Honeyberry Fruit




Elderberry Apple Crisp


Dried blossoms

Elderberry Recipe Gallery


Elderberry Elixer and Tea class notes
Health Benefits
Elder flower tea benefits
Heating Honey

Recipe Links:

Scones (substitute elderberries for raspberries)
No Bake Haskapa Berry and Cocont Balls Recipe Cake (subst. elderberries for cherries)
Dumplings with apples
Syrup (Allrecipes - but may substitute sugar for honey and 1/4 t ginger powder for ginger root)
Syrup (Mommypotamus)
Jam (Mommypotamus)


Blossom Tea
Blossom Cordial
Berry Cordial
Wine (simple instructions)
Wine (extensive instructions using hygrometer)
Wine (Elderberry/Blackberry)

Winemaking Tips

* Spray or wipe anything that is left with the green sticky residue from elderberries with cooking oil and then wash. It will come right off. (commonsensehome.com
* Cut berry clusters with scissors, put the clusters in a bag and freeze them. Once frozen, you can just take them out and roll the clusters in your hand and almost all of the berries fall right off.
* Or... To remove elderberries from the stalks easily and quickly use an electric drill with a clean paint stirrer in a large bucket. Add the berries on their stalks and enough water to cover. Whizz them up for about 30 seconds and strain the mixture through a coarse sieve. ( a garden riddle works well) The berries will fall off the stalks easily this way and you can then crush them in the usual way to extract the juuice. (commonsensehome.com
* Start with 1/3 of the recommended sugar for the initial fermentation and cover the jug with a balloon (I used rubber glove instead because that’s what I had) with a pin prick hole in it. When the fermentation gets going, the balloon inflates and when the sugar is running out it will start to deflate. Add another 1/3 of the sugar and cover again- the balloon will inflate again and then deflate. After it deflates and before adding the final 1/3 of the sugar, taste the wine to see how sweet it is. If it is sweet that means you’ve reached maximum alcohol content for the yeast to survive (wine yeasts will only go to about 14% alcohol by volume max) and no more sugar is needed and you’ve got a sweet wine at this point. If it is pretty dry, try adding small amounts of sugar at a time and let the balloon inflate, deflate, taste test, repeat in order to catch the wine at the point of maximum alcohol content and minimum extra sugar...Wild yeast will yield a much lower alcohol content due to the nature of the yeast itself. (commonsensehome.com)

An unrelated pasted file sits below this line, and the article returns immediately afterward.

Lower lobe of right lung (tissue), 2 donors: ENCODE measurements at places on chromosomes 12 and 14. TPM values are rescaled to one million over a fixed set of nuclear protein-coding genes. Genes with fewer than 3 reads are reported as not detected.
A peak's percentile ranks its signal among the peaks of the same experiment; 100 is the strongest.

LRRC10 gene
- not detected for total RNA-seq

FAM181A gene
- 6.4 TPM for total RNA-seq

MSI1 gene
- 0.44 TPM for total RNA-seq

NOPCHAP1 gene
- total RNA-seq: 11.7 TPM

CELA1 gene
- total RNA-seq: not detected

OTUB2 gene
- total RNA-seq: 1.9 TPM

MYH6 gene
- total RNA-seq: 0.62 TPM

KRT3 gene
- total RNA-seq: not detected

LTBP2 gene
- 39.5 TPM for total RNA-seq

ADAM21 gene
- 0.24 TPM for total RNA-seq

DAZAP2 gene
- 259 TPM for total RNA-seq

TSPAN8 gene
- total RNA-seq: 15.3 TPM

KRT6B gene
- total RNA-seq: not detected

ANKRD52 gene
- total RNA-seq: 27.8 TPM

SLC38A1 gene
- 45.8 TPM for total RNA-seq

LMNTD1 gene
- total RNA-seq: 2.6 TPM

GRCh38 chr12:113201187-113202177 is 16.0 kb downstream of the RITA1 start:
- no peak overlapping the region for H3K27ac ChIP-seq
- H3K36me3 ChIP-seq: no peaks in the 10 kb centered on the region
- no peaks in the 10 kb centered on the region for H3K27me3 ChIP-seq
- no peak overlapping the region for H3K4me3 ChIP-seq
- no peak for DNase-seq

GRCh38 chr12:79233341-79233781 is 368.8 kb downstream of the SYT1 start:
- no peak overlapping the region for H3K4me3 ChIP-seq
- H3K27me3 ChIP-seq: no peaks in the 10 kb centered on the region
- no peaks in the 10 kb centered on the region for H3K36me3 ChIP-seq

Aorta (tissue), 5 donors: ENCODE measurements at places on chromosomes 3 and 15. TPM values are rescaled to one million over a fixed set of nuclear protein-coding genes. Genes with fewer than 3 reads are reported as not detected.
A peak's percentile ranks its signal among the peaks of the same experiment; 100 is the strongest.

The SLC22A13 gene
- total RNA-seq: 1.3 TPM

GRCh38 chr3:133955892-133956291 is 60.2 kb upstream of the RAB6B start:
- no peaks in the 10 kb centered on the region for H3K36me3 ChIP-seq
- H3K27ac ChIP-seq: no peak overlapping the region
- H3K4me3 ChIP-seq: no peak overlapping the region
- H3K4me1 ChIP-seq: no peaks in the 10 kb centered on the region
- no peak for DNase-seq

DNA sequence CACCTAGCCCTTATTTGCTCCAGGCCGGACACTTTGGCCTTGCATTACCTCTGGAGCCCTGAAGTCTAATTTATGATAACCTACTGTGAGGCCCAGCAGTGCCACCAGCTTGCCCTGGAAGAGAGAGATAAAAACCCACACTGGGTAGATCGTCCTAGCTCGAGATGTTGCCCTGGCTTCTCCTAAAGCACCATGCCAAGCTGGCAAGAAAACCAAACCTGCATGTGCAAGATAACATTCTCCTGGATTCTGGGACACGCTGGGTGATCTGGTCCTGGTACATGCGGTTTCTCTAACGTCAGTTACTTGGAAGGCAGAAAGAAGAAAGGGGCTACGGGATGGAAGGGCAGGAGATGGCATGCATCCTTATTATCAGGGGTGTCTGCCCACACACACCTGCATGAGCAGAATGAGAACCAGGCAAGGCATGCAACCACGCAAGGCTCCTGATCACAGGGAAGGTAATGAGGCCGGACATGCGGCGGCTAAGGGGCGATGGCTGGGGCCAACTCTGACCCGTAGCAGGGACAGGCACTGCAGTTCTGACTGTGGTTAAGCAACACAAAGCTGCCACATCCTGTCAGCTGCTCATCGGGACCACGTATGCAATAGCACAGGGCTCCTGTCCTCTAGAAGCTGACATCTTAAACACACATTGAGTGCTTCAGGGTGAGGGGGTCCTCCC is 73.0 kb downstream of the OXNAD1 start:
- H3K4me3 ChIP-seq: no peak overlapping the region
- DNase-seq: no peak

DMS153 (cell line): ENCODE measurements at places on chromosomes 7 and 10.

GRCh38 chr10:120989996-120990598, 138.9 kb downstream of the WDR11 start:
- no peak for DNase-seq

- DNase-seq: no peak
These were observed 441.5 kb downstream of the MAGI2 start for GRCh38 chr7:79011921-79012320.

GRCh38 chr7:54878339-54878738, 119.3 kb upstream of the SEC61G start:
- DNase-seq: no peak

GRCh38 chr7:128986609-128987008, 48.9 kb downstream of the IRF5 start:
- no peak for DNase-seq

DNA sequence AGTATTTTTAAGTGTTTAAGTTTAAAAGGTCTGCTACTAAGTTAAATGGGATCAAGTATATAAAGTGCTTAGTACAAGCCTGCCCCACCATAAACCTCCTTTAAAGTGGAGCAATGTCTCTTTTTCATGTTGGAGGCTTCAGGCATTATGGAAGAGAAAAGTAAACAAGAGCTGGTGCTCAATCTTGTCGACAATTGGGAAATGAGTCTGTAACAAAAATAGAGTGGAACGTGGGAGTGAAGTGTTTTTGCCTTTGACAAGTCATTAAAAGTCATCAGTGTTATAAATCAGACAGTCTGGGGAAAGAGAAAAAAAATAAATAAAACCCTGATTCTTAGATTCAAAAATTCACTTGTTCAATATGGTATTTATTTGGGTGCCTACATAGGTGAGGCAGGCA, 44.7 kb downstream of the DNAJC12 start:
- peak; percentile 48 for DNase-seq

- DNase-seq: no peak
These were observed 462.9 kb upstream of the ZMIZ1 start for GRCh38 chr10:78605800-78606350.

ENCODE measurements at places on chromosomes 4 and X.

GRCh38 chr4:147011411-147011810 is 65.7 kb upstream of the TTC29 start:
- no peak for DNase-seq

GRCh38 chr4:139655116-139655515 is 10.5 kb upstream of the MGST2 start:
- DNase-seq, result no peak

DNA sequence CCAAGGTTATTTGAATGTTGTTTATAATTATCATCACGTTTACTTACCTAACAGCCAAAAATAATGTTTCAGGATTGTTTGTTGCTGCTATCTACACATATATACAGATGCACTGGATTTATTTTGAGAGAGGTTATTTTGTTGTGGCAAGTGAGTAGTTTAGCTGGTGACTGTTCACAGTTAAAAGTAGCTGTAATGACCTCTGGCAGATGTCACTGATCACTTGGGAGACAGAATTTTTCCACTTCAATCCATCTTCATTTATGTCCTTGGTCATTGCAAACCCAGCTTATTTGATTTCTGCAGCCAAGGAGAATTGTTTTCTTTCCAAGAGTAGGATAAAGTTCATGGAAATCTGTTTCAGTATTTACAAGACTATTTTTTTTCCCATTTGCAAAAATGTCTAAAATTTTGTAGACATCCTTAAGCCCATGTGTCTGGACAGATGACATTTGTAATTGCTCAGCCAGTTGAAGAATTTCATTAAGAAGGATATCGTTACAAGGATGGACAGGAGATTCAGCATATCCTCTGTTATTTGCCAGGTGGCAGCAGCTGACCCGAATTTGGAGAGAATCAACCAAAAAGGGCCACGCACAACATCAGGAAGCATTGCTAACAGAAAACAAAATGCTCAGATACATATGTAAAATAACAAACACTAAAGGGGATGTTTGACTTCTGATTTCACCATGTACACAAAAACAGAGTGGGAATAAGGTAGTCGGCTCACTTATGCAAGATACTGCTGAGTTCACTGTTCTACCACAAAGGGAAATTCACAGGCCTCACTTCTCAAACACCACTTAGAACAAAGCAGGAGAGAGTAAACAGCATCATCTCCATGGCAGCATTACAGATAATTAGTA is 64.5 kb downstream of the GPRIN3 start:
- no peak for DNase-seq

* Commercial yeasts will actually kill off acetobacter bacteria, which is what creates acetic acid and turns the wine to vinegar. (commonsensehome.com)
* Raisins improve the mouth feel of the wine, giving it caramel elements (more with dark raisins, less with light raisins) and causing the fruitiness of the wine to linger on the tongue longer. (commonsensehome.com)
* WV Winemaking notes Celler Dwellers Original OSB Board Roller Elderberry Sorting Table: "The sorting table was made from OSB board with sides, to keep the berries from jumping out, and slanted into a catch container. Cellar Dweller says that the roughest OSB board does the best job of separating the little stems from the elderberries. We added a shaking motor (jigsaw, no blade) to make the berries jiggle a little more going down the sorting table, helping separate the stems a little faster."